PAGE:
The Steps to Creating a Graphic Novel: Andi Watson on PUNYCORN

punycorn by andi watson, a funny middle grade fantasy graphic novel

The day has come! PUNYCORN has arrived.

Who is PUNYCORN, you ask?

He’s just the sweetest, bravest little can-do unicorn in the land of Carbuncle! Who takes on evil Sir Ogre with the help of Wheeze the allergic dragon! And P’oo the dung beetle with the strength of a thousand men! Not to mention the pacifist sword Bloodgutter!

PUNYCORN is, in other words, a very funny middle grade fantasy graphic novel by legendary indie comics creator Andi Watson.

I could go on and on about how much I love this book, but instead I’m going to share some creative process info from Andi below.

Andi is a true comics pro, having written or illustrated or written and illustrated more than fifty comics and graphic novels. (If you want to see the full list, check out the jaw-dropping bibiliography on his website.)

A few months ago, he wrote a detailed description of how he created PUNYCORN in his newsletter. He kindly gave me permission to share his words here.

Andi Watson on His PUNYCORN Graphic Novel Creative Process

ANDI: Starting from a detailed synopsis, a Word file of roughly 13,000 words, I needed to break the story down into thumbnails. That way I could work out what I could keep and what I could cut in order to fit within the maximum page count (224 pages). Depending on publisher, genre and various other factors, not least of which cost, a book has a page count range you are expected to fit within.

My normal thumbnails are extremely primitive, barely legible visual shorthand to get the rough idea of the rhythm and number of panels on a page. That is fine when I’m the only one who needs to read them. When I have to communicate directly with others, an editor in this case, they have to be at least legible.

I grabbed my scrap paper and pencils and got to work. I scanned the results, and because other humans have to be able to read them, added text via a font rather than my (awful) handwriting. After sketching out the first 50 pages I shared them with my editor. They looked like this:

graphic novel layout example: punycorn page sketches by andi watson (middle grade fantasy graphic novel)

The early feedback I got suggested that the editor and I had different ideas of what counts as “thumbnails.” I felt like they were expecting something closer to what I would consider pencils. I would need to tweak my process again and present them in a more polished form.

However, I’d still draw thumbnails on paper to work out my thinking — example below from the second book in the series:

graphic novel creator sketchbook: andi watson's thumbnails for graphic novel series PUNYCORN

I’d invested in an iPad and Procreate and discovered it was the quickest way to get the thumbnails/pencils done while integrating them with text. I re-drew many of my scratchy pencils on the iPad. It’s a lot easier to manipulate images digitally and saves the chore of scanning artwork.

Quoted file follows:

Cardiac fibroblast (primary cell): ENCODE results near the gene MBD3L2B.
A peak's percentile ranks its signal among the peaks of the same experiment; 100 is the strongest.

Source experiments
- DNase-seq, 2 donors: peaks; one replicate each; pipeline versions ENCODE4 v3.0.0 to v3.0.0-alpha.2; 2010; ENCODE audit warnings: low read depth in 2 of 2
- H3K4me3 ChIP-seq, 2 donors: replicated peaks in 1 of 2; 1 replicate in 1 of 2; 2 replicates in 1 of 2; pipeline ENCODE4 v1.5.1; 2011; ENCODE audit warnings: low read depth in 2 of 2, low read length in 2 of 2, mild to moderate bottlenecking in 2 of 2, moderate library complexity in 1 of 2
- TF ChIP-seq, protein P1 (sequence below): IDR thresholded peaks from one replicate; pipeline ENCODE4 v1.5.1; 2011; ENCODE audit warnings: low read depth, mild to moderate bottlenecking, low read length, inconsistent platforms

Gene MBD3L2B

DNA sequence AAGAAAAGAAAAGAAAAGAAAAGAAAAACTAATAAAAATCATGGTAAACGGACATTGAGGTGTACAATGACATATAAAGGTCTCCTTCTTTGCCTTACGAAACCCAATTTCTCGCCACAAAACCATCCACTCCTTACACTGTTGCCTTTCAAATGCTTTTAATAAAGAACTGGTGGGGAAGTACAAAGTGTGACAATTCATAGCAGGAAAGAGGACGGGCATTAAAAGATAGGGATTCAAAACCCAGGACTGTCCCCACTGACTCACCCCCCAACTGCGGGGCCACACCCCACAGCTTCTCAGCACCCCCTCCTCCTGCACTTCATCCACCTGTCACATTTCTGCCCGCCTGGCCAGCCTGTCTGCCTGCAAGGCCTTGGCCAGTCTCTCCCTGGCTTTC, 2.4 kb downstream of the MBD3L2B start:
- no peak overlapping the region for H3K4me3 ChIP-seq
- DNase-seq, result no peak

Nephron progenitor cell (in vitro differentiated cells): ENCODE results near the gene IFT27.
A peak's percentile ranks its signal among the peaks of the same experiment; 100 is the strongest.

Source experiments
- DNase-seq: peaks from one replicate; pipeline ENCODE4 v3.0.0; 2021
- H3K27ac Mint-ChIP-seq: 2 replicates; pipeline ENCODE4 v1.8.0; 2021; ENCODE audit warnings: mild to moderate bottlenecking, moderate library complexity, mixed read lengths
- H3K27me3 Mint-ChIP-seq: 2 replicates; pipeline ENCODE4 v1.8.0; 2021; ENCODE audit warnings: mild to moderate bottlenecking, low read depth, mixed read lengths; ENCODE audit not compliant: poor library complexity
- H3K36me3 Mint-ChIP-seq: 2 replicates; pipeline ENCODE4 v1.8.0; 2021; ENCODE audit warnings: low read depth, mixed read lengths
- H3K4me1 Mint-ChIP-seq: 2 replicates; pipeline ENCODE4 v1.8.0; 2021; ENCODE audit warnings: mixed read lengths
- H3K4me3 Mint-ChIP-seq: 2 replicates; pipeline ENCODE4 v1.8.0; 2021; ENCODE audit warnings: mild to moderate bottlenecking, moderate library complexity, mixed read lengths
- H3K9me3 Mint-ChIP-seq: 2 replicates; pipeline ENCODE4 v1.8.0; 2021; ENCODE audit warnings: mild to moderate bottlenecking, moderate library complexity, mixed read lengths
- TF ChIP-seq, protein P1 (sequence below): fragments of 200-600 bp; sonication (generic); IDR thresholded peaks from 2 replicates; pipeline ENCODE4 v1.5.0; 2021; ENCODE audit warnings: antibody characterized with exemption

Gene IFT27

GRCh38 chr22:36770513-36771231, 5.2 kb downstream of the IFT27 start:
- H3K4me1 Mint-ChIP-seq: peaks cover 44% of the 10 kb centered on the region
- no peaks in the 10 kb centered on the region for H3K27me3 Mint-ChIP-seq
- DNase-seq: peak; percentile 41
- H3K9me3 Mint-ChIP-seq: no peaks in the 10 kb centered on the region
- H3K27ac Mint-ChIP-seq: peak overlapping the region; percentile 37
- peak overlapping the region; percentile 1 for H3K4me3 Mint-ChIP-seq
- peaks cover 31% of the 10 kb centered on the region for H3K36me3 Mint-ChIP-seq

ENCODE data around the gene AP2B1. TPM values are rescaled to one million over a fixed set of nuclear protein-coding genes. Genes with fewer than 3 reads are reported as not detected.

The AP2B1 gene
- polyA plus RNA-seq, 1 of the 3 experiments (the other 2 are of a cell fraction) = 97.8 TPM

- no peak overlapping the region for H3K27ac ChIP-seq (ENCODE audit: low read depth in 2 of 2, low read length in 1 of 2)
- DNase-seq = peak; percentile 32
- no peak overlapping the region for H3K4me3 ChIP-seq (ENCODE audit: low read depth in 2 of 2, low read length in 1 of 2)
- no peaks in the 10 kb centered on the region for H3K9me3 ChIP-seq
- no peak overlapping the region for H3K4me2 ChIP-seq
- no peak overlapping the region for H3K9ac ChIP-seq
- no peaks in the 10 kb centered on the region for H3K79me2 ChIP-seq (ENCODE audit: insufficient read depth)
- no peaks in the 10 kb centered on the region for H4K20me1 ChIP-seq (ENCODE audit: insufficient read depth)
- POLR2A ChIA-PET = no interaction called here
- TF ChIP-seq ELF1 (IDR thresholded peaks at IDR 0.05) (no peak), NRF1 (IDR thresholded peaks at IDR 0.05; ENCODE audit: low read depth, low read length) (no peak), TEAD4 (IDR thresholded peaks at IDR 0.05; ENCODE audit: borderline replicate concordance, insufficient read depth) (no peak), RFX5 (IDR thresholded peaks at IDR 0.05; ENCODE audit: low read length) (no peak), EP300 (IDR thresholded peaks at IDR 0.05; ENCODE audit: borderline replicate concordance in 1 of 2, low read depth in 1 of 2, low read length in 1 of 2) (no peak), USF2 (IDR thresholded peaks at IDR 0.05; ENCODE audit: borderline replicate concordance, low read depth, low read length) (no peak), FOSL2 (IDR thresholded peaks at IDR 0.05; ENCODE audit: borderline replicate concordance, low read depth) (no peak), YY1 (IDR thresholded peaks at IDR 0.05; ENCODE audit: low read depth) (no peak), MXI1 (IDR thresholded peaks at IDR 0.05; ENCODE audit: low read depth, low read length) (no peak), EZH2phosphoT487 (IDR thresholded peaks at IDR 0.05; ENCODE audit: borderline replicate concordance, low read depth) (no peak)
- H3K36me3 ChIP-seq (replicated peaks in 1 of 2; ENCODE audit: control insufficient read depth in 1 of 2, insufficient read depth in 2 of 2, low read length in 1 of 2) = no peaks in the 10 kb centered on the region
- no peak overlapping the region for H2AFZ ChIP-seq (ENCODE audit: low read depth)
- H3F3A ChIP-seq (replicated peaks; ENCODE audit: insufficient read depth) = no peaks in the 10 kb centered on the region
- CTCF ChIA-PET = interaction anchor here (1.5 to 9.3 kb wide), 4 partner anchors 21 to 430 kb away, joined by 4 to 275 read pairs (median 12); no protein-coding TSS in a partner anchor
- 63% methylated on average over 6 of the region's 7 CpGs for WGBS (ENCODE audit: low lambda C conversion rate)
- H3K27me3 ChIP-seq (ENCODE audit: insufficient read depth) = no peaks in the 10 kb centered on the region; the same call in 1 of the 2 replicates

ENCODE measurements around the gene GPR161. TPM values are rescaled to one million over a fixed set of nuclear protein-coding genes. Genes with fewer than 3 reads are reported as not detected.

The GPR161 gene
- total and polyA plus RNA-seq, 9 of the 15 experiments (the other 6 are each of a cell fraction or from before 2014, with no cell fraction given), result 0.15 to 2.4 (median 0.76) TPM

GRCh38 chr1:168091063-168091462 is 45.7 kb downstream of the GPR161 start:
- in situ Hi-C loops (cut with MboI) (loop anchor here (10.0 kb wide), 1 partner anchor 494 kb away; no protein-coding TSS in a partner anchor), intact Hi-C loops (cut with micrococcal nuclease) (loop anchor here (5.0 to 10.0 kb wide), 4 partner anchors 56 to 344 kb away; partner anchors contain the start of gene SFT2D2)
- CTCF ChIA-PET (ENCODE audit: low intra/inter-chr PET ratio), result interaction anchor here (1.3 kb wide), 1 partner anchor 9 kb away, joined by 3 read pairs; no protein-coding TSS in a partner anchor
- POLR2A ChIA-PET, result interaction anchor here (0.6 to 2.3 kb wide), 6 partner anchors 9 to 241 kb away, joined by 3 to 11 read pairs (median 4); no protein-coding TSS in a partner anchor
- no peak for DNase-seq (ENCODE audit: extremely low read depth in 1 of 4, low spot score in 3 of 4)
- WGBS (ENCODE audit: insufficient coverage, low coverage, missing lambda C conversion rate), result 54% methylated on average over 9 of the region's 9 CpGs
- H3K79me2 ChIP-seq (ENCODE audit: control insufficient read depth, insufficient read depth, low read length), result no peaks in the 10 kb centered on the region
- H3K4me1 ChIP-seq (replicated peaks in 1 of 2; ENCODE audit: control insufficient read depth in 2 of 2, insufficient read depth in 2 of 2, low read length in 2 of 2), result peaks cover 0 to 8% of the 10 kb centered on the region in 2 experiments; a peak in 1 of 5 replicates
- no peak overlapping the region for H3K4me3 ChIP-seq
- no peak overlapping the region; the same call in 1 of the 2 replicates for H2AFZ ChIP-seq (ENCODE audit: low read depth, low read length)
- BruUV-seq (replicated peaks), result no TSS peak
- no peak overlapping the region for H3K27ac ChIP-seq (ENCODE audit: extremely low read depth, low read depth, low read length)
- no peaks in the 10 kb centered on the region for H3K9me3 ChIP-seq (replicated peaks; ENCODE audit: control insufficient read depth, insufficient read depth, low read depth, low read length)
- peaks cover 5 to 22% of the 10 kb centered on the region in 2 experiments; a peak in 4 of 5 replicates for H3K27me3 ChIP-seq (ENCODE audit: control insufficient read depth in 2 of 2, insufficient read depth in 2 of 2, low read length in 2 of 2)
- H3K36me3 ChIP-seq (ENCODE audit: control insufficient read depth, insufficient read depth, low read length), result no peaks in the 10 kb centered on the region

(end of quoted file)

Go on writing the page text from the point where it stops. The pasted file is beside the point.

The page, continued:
This is how they look after I’d changed up my methods:

procreate graphic novel pencils by andi watson for his middle grade funny fantasy graphic novel punycorn

After I’d had my notes from my editor I re-drew certain panels and changed pages to address them. I re-worked some scenes, cut others and added some new ones. That resulted in the pages falling differently in sequence, moving from the left hand to right hand of facing pages.

After the edits are approved I can move onto inking. With my previous book The Book Tour, I didn’t pencil it all before I inked it. I did both together, page by page, using pencil and pen on paper.

For Punycorn, as I’d already pencilled the entire book and I was staring down an approaching deadline, I decided to ink Punycorn digitally. It would be quicker, skipping the boring process of scanning artwork, and would make it easier to edit. I simply inked over my existing thumbnails/pencils.

Inking requires less brain work. It is more about muscle memory and perseverance. After the initial rush of doing something new after months of thumbnails/pencils, it settles into the challenge of meeting the daily page count without my brain melting out of my ears.

The solution for me is to listen to podcasts and audio books while I put in the hours.

This is what the inked pages look like:

inked graphic novel page example by andi watson from his middle grade funny fantasy graphic novel series PUNYCORN

For The Book Tour, I lettered the pages by hand on the page. Because Punycorn had to pass through the hands of editorial, copyedits and proofreaders, the assistant editor/designer (everyone is overworked in publishing) created a font from my lettering specially for Punycorn to make it easier to edit.

After the notes are addressed and the inks are approved, I can start on colours. As the art is already digital I hop on over to Photoshop to colour the line work.

Colour requires much more decision-making than inking, but it still boils down to a lot of repetitive pointing and clicking, so I keep the podcasts coming:

sample final colored graphic novel spread without lettering, from PUNYCORN, a funny fantasy middle grade graphic novel by Andi Watson

The lettering is combined with the colours in the final part of the process.

After addressing notes for the colours, the book continues its journey through the publishing process. Roughly one year after I finished, it appeared on the shelves (hopefully) of your local book shop.

Learn more and order PUNYCORN here.

Watch the AWESOME (one minute!) book trailer here.

Find out more about Andi on his website. Connect with him via his newsletter here, and via Patreon here.